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Turning an "Carved" Vase

This vase was a very interesting project, so much so that I have done others that employ a similar technique.

Finished Ash Vase
Finished Ash Vase

Start with four billets of ash (or a wood of your choice) of square cross-section. I try to make the proportions so that my finished project will conform to the golden section. (The ratio of the Width divided by the Length equals approximately 0.6.)

Lay up the four billets so the portion of each that will form the interior of the vase is now on the outside corners of the composite block. I stick these together with double sided tape and wrap several turns of fiberglass reinforced packing tape around the outside where I will not be cutting. If I eventually need to cut in those areas where I have taped, I put more tape in an area where I have already turned.

I put this taped-up block between the centers of my lathe and turn at a relatively slow speed. Before turning on your lathe, check for clearance of the tool rest. I have turned vases of this sort where I needed to use a hand saw to cut a V-shaped notch in the block to clear the banjo of the tool rest.

Cut the contour of the inside curve of your vase. (Take care that you stay clear of those rotating corners. They can hurt!) You can check your progress by multiplying your depth of cut into the block by two and that will be the width of the space inside your vase when it is finished. You do not want to turn down so far as to round off the flat surfaces of your block. I have found that if I do this I have cut too deep to allow me to achieve the contour I want on the exterior.

You can turn the block so that you have a smooth cut to form the interior, or you can leave it rough. I have turned vases where I cut the interior so that it looked like it was hand carved. This creates a real puzzle when one realizes that there is no opening large enough to admit a carving chisel or gouge! This is the time to do any sanding or finishing you want on the cut portion of the block. If you apply finish, be careful not to put it on the flat portions of your billets. These surfaces form the glue joints when you glue up your vase.

When you are satisfied with the internal contour, remove the block from the lathe. I number the billets at this point so I can preserve the sequence of their arrangement. Pull your composite block apart, turn the billets so the "outside" corners now form the outside, and glue them up. You should have a block that looks solid, revealing nothing of your previous cutting.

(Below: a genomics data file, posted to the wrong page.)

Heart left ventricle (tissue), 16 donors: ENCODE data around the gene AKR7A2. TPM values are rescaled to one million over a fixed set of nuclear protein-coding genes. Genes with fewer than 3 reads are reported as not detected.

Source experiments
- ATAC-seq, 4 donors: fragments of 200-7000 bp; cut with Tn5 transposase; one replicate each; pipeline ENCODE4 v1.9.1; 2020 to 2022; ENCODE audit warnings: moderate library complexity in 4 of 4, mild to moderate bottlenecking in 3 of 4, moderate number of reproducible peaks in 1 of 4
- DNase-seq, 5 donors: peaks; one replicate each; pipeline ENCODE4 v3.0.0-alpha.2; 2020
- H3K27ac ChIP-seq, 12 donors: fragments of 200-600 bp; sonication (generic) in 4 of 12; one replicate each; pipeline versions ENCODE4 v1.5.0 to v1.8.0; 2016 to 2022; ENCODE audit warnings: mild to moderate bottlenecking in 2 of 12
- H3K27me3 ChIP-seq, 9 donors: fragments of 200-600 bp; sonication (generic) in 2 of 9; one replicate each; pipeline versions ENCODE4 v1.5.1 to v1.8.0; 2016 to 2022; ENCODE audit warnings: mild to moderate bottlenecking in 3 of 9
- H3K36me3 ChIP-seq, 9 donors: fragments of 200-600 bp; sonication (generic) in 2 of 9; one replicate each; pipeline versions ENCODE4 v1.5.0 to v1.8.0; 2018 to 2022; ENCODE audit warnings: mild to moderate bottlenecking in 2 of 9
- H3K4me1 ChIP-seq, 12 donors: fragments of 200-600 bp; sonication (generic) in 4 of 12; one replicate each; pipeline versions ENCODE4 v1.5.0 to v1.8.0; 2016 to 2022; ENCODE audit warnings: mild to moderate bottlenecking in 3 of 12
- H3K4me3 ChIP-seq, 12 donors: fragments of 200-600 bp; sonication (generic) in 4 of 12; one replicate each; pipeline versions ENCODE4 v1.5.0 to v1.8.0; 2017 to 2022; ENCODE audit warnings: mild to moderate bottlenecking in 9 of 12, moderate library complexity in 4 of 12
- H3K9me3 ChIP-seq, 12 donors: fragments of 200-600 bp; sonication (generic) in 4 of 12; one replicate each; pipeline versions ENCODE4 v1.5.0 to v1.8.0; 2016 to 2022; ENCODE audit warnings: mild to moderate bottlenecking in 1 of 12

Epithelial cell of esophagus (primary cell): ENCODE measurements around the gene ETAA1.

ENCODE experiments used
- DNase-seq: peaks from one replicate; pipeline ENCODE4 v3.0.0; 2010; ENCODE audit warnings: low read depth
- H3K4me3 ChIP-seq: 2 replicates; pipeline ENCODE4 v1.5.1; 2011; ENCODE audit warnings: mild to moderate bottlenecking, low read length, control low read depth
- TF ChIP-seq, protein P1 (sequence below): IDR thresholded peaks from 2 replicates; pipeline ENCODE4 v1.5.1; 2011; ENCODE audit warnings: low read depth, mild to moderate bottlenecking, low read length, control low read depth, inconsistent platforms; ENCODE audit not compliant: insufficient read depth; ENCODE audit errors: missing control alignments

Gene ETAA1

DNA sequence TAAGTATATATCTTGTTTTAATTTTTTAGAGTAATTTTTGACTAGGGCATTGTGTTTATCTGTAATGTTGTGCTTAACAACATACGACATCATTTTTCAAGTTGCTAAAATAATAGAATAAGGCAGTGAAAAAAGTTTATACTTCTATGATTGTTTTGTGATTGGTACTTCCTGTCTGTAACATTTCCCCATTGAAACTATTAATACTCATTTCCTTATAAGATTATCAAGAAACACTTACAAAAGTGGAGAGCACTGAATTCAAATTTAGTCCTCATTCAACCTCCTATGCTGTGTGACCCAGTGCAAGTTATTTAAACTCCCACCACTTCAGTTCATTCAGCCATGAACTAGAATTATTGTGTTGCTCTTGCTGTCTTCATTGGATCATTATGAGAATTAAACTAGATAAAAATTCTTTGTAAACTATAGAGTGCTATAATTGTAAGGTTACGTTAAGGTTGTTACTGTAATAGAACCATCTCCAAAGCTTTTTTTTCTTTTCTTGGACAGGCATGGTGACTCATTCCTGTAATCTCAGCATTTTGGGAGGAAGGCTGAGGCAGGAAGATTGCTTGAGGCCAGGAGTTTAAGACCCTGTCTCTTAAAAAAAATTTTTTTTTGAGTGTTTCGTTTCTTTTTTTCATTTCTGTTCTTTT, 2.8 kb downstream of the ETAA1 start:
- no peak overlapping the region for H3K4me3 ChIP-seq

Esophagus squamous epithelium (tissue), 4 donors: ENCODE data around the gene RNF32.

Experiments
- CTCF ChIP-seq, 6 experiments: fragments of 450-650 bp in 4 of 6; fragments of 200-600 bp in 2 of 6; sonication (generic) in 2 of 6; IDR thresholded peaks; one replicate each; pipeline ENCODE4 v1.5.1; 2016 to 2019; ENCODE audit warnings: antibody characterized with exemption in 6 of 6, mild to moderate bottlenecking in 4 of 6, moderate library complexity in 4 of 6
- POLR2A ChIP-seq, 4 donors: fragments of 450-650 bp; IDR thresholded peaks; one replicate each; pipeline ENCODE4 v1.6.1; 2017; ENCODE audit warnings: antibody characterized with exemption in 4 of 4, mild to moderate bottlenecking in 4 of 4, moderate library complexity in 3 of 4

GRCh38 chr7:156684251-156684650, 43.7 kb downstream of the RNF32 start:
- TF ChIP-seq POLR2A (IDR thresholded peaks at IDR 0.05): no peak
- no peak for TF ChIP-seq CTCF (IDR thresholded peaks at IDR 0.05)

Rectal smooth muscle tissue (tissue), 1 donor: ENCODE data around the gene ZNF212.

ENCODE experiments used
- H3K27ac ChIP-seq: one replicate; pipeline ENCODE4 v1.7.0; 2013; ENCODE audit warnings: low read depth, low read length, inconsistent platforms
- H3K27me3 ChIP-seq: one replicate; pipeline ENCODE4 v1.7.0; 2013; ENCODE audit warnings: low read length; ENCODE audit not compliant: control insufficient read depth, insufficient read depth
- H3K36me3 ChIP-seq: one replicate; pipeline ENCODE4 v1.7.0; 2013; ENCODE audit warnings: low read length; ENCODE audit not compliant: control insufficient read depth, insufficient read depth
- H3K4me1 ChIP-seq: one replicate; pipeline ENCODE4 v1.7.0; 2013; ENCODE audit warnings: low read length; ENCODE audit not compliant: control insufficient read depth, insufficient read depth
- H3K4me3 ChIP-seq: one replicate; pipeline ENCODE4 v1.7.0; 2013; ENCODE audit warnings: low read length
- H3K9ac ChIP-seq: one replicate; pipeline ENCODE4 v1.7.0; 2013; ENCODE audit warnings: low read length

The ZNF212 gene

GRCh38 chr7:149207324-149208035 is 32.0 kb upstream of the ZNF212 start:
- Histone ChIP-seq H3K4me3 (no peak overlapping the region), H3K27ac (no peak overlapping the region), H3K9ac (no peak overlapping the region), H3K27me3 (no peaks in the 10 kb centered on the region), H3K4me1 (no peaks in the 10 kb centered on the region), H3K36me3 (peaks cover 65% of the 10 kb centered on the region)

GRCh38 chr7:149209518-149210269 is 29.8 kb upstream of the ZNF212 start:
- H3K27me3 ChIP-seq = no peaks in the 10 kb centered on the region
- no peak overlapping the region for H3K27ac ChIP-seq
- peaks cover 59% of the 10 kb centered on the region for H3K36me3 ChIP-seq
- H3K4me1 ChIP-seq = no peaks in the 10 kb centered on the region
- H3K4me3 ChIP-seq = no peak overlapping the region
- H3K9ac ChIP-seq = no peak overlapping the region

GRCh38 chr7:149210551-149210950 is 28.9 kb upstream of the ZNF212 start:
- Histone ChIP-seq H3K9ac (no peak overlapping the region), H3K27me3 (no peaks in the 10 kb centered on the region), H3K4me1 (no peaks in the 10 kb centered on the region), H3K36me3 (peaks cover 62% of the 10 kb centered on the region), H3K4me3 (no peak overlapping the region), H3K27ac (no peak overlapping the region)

When you start turning the outside, you will soon open up "windows" to the inside of your vase as your cuts now intersect with the previously turned interior contours. These windows can be dangerous so keep your fingers well away during all operations. As these windows open, you get a view of the interior shape and can easily follow with the outside contour. Leave the vase oversized at this point so that later you can make the various curves flow together.

I cut a flat in the place of the cove above the bun foot that is wide enough for my steady rest. I leave a shoulder on the topside of the cut for the steady rest to ride against. Orientate the block so the top of the vase is against the drive center in the headstock and the base is supported by the live center. I now attach my steady rest so that it is supporting the vase just above where the bun foot will be and so that it is pushing the vase snugly against the drive center. Pull the tailstock away, turn the lathe on (slow speed), and shape the bun foot.

I use a similar technique to shape the neck and lips of the top of the vase. Orient the vase with the bun foot against the drive center. I cut a flat in the area that will form the neck of the vase and leave a shoulder that will allow the steady rest to hold the foot firmly against the drive center. With the top held in place with the live center in the tail stock, position the steady rest in this flat.

Using a drill chuck in my tailstock, I drill an appropriate sized hole through the neck to the interior of the vase. Then I shape the lips and bring the interior curve of the lips to flow into the hole I drilled.

Put a cone center into the tailstock, push it up to the top of the vase, and remove the steady rest. Now I make my final cuts so that all the curves flow together and cut the cove above the foot. I elected to score and burn a couple of lines on either side of the cove. I have had people comment that they really liked the effect of the "walnut inlays" above and below the cove!

If the edges formed by the interior contours meeting the exterior have chipped while cutting the exterior, you will need to dress them with sand paper or a small file. I finished my vase with a buffed wax finish that gives it a nice, soft luster.

Good luck on your project!
Ellis Hein


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